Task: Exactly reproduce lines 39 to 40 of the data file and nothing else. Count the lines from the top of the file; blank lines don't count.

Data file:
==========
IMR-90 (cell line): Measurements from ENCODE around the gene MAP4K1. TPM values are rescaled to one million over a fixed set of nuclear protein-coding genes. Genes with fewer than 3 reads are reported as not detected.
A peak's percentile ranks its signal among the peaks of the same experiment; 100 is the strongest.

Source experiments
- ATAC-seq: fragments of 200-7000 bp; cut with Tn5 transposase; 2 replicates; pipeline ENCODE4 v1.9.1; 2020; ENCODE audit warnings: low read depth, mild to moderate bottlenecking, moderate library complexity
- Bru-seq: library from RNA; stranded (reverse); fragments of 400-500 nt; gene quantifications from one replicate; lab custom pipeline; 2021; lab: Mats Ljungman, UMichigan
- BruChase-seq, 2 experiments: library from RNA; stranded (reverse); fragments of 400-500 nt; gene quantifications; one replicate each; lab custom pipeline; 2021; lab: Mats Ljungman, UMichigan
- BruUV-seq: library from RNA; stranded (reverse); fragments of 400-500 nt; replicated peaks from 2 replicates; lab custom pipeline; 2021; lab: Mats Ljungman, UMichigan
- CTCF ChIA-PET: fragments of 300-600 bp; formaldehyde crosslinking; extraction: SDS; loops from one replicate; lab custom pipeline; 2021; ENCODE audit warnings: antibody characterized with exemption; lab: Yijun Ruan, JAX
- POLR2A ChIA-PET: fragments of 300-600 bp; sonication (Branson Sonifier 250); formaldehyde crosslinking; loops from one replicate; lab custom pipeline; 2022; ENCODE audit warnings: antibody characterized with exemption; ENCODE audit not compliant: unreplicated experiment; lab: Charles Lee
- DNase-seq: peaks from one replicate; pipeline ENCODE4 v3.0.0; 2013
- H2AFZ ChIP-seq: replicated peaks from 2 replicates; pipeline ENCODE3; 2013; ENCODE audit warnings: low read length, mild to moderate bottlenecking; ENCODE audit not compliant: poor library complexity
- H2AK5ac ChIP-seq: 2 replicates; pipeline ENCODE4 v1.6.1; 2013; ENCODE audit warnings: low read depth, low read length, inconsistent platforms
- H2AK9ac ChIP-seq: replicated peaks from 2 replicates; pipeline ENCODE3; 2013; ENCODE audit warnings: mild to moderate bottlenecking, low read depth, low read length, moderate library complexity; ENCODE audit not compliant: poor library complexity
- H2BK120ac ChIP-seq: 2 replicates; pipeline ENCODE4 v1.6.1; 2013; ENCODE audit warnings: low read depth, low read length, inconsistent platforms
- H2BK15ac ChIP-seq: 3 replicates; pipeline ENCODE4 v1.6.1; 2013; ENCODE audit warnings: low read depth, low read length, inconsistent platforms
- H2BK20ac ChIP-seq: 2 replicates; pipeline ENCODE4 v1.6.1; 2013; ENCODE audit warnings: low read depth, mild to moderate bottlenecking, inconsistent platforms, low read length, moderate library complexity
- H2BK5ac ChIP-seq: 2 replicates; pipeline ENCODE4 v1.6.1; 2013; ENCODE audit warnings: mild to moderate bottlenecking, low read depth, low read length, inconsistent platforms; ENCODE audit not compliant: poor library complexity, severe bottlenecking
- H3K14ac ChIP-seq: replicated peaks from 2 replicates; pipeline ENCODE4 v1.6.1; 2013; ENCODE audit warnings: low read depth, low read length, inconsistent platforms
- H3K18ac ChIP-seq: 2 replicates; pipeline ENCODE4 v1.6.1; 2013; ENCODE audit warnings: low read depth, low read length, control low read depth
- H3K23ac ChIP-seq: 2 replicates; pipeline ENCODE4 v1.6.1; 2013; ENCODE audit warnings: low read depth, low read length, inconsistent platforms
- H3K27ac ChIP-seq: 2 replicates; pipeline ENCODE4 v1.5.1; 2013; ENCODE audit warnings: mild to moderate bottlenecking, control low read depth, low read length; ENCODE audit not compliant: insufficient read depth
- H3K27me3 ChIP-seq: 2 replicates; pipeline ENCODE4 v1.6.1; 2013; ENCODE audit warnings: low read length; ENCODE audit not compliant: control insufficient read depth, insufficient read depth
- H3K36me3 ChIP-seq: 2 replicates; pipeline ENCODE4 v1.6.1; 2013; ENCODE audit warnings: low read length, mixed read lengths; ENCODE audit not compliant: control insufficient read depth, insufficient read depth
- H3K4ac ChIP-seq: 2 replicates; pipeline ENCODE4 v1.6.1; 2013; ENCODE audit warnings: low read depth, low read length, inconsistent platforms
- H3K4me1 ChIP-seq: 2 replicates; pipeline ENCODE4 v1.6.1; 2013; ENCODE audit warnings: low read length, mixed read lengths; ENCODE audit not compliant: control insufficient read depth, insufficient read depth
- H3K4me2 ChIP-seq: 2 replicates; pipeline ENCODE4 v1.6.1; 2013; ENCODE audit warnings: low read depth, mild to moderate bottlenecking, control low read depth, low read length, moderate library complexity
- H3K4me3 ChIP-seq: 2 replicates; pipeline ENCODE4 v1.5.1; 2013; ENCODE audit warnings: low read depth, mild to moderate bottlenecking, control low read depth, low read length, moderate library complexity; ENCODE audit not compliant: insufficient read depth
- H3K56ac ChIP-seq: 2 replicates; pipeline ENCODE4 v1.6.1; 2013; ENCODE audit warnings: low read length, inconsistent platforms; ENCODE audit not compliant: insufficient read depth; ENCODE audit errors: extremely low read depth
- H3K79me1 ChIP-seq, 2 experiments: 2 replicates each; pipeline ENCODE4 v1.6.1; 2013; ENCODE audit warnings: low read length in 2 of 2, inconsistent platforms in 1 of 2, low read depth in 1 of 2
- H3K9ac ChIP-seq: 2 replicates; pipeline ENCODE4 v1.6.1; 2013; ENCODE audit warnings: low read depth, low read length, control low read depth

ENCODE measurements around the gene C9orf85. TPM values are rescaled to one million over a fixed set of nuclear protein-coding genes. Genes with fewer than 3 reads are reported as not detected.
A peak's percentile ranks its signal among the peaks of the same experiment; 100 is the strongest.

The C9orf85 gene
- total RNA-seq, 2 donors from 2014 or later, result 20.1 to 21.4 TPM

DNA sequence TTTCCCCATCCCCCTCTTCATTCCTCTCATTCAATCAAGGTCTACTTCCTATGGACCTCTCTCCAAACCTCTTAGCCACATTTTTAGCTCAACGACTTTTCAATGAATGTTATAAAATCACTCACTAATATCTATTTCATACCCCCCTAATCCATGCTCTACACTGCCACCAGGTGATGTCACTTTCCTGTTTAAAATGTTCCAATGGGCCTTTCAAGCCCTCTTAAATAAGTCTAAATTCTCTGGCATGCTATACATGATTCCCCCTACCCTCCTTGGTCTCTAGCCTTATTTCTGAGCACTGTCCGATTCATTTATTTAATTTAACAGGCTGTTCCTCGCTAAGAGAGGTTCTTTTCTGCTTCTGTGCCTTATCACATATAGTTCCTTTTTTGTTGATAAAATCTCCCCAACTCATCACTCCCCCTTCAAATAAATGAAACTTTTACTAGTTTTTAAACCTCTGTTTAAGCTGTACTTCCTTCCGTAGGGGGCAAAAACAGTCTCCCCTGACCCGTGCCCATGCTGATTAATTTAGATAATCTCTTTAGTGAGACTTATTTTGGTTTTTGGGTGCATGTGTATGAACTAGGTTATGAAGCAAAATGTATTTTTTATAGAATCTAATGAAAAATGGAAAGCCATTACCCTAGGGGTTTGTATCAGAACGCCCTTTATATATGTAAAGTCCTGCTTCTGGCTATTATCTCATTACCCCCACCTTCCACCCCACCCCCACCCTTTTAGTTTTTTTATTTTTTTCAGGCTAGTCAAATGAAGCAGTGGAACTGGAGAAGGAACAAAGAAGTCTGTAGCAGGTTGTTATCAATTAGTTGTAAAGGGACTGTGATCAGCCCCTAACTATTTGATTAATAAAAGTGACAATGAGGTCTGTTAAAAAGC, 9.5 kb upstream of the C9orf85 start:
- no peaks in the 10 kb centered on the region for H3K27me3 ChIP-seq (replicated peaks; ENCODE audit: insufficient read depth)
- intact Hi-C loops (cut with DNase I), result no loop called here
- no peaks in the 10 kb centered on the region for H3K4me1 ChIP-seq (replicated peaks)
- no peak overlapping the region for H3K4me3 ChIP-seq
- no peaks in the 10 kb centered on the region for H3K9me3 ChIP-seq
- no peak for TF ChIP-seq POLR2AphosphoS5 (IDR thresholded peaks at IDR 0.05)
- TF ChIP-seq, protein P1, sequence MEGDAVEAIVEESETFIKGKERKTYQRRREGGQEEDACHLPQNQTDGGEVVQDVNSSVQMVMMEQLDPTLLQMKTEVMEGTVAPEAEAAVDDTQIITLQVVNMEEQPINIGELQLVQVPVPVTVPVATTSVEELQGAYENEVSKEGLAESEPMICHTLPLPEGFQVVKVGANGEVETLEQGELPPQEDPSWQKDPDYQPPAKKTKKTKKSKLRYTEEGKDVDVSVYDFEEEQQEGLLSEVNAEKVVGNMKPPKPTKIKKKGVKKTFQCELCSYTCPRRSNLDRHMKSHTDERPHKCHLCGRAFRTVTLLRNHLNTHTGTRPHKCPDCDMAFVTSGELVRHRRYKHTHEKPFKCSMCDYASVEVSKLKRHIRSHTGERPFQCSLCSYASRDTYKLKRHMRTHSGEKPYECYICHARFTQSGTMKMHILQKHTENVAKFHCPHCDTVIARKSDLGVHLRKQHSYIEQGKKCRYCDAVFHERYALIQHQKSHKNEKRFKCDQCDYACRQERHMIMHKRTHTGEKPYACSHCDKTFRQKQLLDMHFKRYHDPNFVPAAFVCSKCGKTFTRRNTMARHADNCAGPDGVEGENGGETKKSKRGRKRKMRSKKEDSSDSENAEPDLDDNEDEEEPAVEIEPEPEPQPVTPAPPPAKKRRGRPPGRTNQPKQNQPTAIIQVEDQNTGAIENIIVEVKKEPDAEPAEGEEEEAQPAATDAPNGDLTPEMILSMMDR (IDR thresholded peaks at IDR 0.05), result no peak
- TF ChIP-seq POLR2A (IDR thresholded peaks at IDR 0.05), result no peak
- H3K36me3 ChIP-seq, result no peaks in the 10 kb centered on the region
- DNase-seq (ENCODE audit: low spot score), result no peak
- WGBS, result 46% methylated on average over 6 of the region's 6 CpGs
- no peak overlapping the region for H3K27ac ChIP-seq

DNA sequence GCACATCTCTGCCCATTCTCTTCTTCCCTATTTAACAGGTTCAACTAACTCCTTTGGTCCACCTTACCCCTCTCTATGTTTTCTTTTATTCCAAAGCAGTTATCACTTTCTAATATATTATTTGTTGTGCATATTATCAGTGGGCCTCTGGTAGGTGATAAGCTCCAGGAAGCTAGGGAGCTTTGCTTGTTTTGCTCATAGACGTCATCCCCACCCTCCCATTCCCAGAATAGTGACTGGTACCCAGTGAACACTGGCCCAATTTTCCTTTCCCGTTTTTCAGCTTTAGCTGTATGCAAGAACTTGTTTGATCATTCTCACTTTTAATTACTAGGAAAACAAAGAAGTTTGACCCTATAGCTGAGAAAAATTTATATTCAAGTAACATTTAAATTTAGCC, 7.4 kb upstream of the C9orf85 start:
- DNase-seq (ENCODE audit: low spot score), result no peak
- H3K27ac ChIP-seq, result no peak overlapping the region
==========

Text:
- no peak overlapping the region for H3K4me3 ChIP-seq
- no peaks in the 10 kb centered on the region for H3K9me3 ChIP-seq